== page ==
18. 18. 5.2 How Does Energy Flow In Chemical Reactions?  The source of activation energy is the kinetic energy of movement when molecules collide.  Molecular collisions force electron shells of atoms to mingle and interact, resulting in chemical reactions. Copyright © 2009 Pearson Education Inc.
  19. 19. 5.2 How Does Energy Flow in Chemical Reactions?  Exergonic reactions may be linked with endergonic reactions. • Endergonic reactions obtain energy from energy-releasing exergonic reactions in coupled reactions. • Example: the exergonic reaction of burning gasoline in a car provides the endergonic reaction of moving the car • Example: exergonic reactions in the sun release light energy used to drive endergonic sugar-making reactions in plants Copyright © 2009 Pearson Education Inc.
  20. 20. 5.3 How Is Energy Carried Between Coupled Reactions?  The job of transferring energy from one place in a cell to another is done by energycarrier molecules. • ATP (adenosine triphosphate) is the main energy carrier molecule in cells, and provides energy for many endergonic reactions. Copyright © 2009 Pearson Education Inc.
  21. 21. 5.3 How Is Energy Carried Between Coupled Reactions?  ATP is made from ADP (adenosine diphosphate) and phosphate plus energy released from an exergonic reaction (e.g., glucose breakdown) in a cell. energy A A P ADP Copyright © 2009 Pearson Education Inc. P + P phosphate P P P ATP Fig. 5-7
  22. 22. 5.3 How Is Energy Carried Between Coupled Reactions?  ATP is the principal energy carrier in cells. • ATP stores energy in its phosphate bonds and carries the energy to various sites in the cell where energy-requiring reactions occur. • ATP’s phosphate bonds then break yielding ADP, phosphate, and energy. • This energy is then transferred to the energyrequiring reaction. Copyright © 2009 Pearson Education Inc.
  23. 23. 5.3 How Is Energy Carried Between Coupled Reactions?  Breakdown of ATP releases energy. energy A P ATP P P A P ADP Copyright © 2009 Pearson Education Inc. P + P phosphate Fig. 5-8
  24. 24. 5.3 How Is Energy Carried Between Coupled Reactions?  To summarize: • Exergonic reactions (e.g., glucose breakdown) drive endergonic reactions (e.g., the conversion of ADP to ATP). • ATP moves to different parts of the cell and is broken down exergonically to liberate its energy to drive endergonic reactions. Copyright © 2009 Pearson Education Inc.
  25. 25. 5.3 How Is Energy Carried Between Coupled Reactions?  Coupled reactions glucose A exergonic (glucose breakdown) P P P protein endergonic (ATP synthesis) exergonic (ATP breakdown) CO2 + H2O + heat A P P + endergonic (protein synthesis) P amino acids Copyright © 2009 Pearson Education Inc. Fig. 5-9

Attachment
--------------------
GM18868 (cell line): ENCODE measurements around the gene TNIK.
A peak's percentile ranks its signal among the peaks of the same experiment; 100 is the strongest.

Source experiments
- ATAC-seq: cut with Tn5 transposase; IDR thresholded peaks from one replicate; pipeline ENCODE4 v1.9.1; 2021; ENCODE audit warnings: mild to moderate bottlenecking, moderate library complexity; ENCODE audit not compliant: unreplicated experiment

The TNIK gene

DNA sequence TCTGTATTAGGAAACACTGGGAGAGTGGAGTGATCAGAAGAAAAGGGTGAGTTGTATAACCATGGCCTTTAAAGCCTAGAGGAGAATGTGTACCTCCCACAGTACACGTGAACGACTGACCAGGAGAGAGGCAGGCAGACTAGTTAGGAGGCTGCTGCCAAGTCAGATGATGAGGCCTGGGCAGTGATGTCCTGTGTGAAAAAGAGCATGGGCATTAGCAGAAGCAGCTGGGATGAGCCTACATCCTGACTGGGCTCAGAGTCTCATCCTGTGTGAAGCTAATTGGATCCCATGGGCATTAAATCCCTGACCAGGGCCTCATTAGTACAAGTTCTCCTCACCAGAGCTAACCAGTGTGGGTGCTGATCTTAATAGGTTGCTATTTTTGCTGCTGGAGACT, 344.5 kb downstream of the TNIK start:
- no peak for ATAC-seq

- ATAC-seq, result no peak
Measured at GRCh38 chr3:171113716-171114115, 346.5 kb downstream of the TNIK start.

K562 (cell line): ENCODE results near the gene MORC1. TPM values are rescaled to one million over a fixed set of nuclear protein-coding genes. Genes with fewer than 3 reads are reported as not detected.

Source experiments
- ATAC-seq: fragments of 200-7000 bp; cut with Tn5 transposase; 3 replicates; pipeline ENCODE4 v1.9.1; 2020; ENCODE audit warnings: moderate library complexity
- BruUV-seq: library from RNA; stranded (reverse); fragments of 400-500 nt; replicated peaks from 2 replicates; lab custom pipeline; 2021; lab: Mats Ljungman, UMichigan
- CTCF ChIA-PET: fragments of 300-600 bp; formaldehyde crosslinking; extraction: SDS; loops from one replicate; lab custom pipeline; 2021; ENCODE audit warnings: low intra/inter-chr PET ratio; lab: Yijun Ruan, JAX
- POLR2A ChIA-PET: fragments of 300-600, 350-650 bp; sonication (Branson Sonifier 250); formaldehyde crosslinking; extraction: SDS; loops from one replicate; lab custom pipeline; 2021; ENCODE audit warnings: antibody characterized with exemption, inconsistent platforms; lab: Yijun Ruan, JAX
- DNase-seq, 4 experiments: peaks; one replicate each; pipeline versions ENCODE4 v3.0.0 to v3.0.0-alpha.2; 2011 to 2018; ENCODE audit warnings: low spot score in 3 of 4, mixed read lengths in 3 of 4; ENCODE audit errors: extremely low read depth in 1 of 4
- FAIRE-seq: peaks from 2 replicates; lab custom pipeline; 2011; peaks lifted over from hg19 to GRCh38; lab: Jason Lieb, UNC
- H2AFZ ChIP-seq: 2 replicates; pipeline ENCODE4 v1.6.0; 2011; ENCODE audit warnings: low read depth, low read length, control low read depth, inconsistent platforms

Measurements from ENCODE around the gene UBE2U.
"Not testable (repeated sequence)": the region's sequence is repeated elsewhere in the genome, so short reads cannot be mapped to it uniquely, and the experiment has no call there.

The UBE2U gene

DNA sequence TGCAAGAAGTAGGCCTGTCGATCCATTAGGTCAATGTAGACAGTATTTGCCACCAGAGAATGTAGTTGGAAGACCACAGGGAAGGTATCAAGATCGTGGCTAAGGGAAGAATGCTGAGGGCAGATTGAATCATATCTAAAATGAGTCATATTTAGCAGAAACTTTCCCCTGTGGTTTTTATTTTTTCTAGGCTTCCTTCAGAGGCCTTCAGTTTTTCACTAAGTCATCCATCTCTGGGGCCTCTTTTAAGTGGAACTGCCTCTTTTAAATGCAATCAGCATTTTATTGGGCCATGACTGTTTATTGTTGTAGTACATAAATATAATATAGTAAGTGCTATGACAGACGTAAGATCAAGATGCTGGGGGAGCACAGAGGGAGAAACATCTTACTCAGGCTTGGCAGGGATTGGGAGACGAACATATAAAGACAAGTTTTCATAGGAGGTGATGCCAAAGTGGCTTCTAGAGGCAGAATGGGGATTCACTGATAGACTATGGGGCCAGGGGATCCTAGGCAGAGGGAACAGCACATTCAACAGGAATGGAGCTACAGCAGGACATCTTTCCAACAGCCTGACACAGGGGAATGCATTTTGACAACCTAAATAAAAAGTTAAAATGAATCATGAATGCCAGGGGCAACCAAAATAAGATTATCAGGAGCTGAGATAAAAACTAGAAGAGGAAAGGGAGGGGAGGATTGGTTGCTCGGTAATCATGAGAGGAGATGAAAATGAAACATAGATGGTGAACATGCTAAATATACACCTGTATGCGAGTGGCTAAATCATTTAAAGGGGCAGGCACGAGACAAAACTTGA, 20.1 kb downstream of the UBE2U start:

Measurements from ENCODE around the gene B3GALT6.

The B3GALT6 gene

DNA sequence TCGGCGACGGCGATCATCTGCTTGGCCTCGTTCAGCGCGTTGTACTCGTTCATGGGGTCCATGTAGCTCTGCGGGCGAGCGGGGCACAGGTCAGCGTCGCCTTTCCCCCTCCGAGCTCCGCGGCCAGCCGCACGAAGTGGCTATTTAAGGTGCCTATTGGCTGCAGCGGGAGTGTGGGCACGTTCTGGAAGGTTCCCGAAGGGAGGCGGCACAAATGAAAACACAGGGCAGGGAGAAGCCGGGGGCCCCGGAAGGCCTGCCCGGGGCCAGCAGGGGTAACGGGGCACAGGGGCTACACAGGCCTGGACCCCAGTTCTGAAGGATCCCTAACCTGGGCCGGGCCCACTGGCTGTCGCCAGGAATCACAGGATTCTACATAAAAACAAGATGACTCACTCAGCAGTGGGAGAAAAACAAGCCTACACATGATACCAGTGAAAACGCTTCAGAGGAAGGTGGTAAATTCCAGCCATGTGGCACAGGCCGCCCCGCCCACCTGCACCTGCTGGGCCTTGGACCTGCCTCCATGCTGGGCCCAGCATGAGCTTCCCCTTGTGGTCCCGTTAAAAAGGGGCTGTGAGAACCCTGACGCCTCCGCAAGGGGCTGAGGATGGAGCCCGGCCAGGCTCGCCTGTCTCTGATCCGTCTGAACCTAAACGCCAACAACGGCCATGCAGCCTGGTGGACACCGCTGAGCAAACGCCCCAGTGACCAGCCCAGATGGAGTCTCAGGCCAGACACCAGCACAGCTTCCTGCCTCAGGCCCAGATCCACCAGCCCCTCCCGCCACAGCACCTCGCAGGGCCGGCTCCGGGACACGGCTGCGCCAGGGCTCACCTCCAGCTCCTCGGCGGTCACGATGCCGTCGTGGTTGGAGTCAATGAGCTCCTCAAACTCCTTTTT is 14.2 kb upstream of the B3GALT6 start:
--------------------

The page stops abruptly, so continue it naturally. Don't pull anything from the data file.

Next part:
26. 26. 5.3 How Is Energy Carried Between Coupled Reactions?  A biological example of coupled reactions • Muscle contraction (an endergonic reaction) is powered by the exergonic breakdown of ATP. • During energy transfer in this coupled reaction, heat is given off, with overall loss of usable energy. Copyright © 2009 Pearson Education Inc.
  27. 27. 5.3 How Is Energy Carried Between Coupled Reactions?  ATP breakdown is coupled with muscle contraction. Exergonic reaction: ATP Endergonic reaction: + 20 units energy relaxed muscle contracted muscle 100 units + ADP + P energy released Energy released from ATP breakdown exceeds the energy used for muscle contraction, so the overall coupled reaction is exergonic Coupled reaction: + relaxed muscle Copyright © 2009 Pearson Education Inc. ATP + 80 units energy contracted released muscle as heat + ADP + P Fig. 5-10
  28. 28. 5.3 How Is Energy Carried Between Coupled Reactions? PLAY Animation—Energy and Chemical Reactions Copyright © 2009 Pearson Education Inc.
  29. 29. 5.3 How Is Energy Carried Between Coupled Reactions?  Electron carriers also transport energy within cells. • Besides ATP, other carrier molecules transport energy within a cell. • Electron carriers capture energetic electrons transferred by some exergonic reaction. • Energized electron carriers then donate these energy-containing electrons to endergonic reactions. Copyright © 2009 Pearson Education Inc.
  30. 30. 5.3 How Is Energy Carried Between Coupled Reactions?  Common electron carriers are NAD+ and FAD. high-energy reactants energized e– NADH depleted low-energy products Copyright © 2009 Pearson Education Inc. e– high-energy products NAD+ + H+ low-energy reactants Fig. 5-11
  31. 31. 5.3 How Is Energy Carried Between Coupled Reactions? PLAY Animation—Energy and Life Copyright © 2009 Pearson Education Inc.
  32. 32. 5.4 How Do Cells Control Their Metabolic Reactions?  Cell metabolism: the multitude of chemical reactions going on at any specific time in a cell  Metabolic pathways: the sequence of cellular reactions (e.g., photosynthesis and glycolysis) Initial reactant PATHWAY 1 A B enzyme 1 D C enzyme 2 enzyme 3 E enzyme 4 G F PATHWAY 2 enzyme 5 Copyright © 2009 Pearson Education Inc. Final products Intermediates enzyme 6 Fig. 5-12